First Lady Fathimath Ibrahim’s unveiling of a braille code in Dhivehi earlier this month was hailed as a milestone in the efforts to improve literacy among blind Maldivians. Advocates for the disabled are now urging the government to make braille accessible by introducing the code in schools, printing books in braille, and training teachers to teach braille.
Qari Ahmed Rasheed, the creator of the code, told The Maldives Independent that he had been inspired by a blind professor who taught him Arabic at the Islamic College in Malé.
“I hope this code becomes a gateway to higher education for blind children, so that they can reach their full potential. In the future, there will be books written in Dhivehi braille in libraries. Visually impaired children can read, write, make poems and publish books.”
The braille code is “an important first step,” he said.
“The biggest challenge ahead is that there is no way to write in braille. A braille printer is important to produce reading material.”
Mohamed Mazin, the president of the Blind Association, said a survey in 2012 found that more than 2,000 people are visually impaired in the Maldives. A majority are illiterate and only some 20 are employed, he said. Of the total figure, some 500 are of school age, but none are going to school now.
“Visually impaired people are among the most isolated, fragmented and neglected group of people in society. The introduction of a braille code alone will not empower the visually impaired. To fully and effectively use and teach braille, we need teachers, machines and printers.”
He also expressed concern that the Blind Association was not informed when the first lady unveiled the code.
“We worked with Rasheed in creating Dhivehi braille, but we were a bit concerned that it was introduced without our knowledge. In such matters, the Blind Association must be consulted with and kept in the loop.”
Jeehan Mahmoud, a former human rights commissioner who was involved in documenting challenges faced by disabled Maldivians, noted that even English braille is not taught in Maldivian schools.
“In many ways, English braille is more useful, and braille in both languages can be an empowerment tool that can be used in daily life, in the education system, in the banking system, in the court system and even in obtaining ID cards. But does the government have an action plan to mainstream its use?” she asked.
There are only three braille teachers in the country, Jeehan said, but it is not taught in schools. She added: “This must amount to more than mere lip service. It must come with a government action plan.”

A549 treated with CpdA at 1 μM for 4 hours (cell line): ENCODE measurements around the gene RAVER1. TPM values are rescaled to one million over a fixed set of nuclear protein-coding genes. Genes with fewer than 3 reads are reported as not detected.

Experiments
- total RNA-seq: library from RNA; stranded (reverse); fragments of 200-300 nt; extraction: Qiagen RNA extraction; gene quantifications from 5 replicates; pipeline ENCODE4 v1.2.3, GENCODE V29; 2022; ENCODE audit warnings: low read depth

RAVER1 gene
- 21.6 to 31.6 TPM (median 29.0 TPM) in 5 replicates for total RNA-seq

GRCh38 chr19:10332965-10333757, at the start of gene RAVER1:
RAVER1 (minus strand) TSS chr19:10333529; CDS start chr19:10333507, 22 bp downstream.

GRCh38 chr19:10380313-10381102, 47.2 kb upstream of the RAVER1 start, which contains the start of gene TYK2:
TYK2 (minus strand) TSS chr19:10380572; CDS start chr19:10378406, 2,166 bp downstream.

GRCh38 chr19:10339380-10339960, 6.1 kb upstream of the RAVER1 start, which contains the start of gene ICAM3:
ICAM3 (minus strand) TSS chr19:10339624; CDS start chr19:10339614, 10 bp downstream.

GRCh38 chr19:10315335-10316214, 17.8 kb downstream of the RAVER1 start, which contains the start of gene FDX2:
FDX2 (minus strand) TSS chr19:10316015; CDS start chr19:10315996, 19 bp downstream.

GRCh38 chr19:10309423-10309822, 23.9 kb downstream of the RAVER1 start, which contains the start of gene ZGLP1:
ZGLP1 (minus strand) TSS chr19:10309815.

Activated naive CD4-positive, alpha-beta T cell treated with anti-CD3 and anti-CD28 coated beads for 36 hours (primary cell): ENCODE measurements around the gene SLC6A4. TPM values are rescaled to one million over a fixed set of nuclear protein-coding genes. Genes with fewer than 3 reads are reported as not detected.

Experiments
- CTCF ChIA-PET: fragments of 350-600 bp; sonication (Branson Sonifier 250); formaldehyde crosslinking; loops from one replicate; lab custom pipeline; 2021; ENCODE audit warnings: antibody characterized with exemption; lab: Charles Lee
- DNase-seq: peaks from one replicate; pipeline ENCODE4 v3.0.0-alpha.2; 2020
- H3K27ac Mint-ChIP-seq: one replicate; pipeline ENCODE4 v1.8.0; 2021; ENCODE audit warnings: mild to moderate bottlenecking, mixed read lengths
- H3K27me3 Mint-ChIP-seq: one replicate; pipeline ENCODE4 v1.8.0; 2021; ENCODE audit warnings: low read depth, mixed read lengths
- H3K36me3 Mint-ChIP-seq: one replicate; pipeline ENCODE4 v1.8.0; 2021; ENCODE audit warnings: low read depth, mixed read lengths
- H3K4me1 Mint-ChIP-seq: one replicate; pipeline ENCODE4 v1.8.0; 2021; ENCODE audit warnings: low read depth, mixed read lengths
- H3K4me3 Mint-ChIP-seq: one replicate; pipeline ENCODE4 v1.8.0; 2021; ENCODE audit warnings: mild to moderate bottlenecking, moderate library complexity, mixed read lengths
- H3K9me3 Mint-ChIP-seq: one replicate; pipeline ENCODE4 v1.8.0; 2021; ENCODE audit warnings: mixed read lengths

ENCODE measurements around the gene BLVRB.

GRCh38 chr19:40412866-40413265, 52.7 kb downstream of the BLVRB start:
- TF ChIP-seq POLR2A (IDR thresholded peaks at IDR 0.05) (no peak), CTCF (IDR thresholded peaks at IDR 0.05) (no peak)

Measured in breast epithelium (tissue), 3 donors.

Mazin said his association is planning to collaborate with foreign experts to conduct English braille trainings next year.
“Ideally, this is an activity the government needs to undertake, not the civil society. The government needs to take initiative in integrating braille in Maldives education system,” he said.
State Minister for Education Ahmed Shafeeu said the government is working with Rasheed to roll out a plan to integrate Dhivehi braille in the education system.
“Introduction of Dhivehi braille certainly opens up doors to further incorporate disabled children in the education system. But before it can be done teachers must be taught to become accustomed to the system and books need to be printed. Ahmed Rasheed has presented us with a proposal and we will work with him on developing it further,” he said.
As the majority of visually impaired people in Maldives are above 18 years of age and only a handful live in the atolls, Shafeeu said the government’s policy is to bring blind students in the atolls to the capital.
“Because in such cases one-on-one teaching methods are preferable and it would not be feasible to provide trained teachers to the atolls with such small number of students,” he said.
The Kalaafaanu School in Malé specialises in teaching visually impaired children, he said. “We have one foreign teacher who teaches braille, a braille printer and the appropriate resources. There are currently three students studying in Kalaafaanu School,” he said.
But a spokesperson from Kalaafaanu School said the programme is no longer functioning.
Mazin said the school had taught three visually impaired students for two years, but all had dropped out.
“It is deeply concerning that only three students were studying there considering the fact that this is the capital city, where almost half the population of Maldives resides,” he said.
“It shows that no appropriate surveys were done to find the number of children who needed such education and how people were aware of the programme.
“Parents of the students in Kalaafaan have contacted me regarding the lack of resources and low quality of education. As I understand one of them transferred to US and others have stopped going to school. To my knowledge the program is not currently functioning.”
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